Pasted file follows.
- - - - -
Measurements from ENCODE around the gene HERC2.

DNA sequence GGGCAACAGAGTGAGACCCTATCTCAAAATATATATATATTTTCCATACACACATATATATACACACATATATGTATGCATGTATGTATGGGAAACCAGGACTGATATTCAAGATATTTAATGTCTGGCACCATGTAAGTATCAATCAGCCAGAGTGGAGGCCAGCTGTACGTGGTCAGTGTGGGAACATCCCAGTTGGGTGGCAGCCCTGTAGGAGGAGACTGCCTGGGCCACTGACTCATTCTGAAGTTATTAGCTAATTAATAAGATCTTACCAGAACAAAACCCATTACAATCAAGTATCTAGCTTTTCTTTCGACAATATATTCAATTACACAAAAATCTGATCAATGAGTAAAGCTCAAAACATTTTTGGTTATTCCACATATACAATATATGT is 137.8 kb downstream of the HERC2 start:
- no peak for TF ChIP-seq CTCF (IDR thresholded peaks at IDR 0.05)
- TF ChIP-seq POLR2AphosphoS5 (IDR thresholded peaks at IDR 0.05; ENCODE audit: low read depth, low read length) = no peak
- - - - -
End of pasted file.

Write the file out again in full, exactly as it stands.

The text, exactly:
Measurements from ENCODE around the gene HERC2.

DNA sequence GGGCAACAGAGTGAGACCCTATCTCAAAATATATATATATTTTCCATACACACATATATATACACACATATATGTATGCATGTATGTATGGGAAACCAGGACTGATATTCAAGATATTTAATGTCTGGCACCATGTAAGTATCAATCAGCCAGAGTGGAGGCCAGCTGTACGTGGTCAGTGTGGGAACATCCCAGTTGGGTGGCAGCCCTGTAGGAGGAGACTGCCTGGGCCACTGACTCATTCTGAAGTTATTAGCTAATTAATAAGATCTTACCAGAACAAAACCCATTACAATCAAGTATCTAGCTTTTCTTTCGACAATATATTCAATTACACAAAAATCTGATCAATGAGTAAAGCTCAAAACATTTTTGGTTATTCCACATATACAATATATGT is 137.8 kb downstream of the HERC2 start:
- no peak for TF ChIP-seq CTCF (IDR thresholded peaks at IDR 0.05)
- TF ChIP-seq POLR2AphosphoS5 (IDR thresholded peaks at IDR 0.05; ENCODE audit: low read depth, low read length) = no peak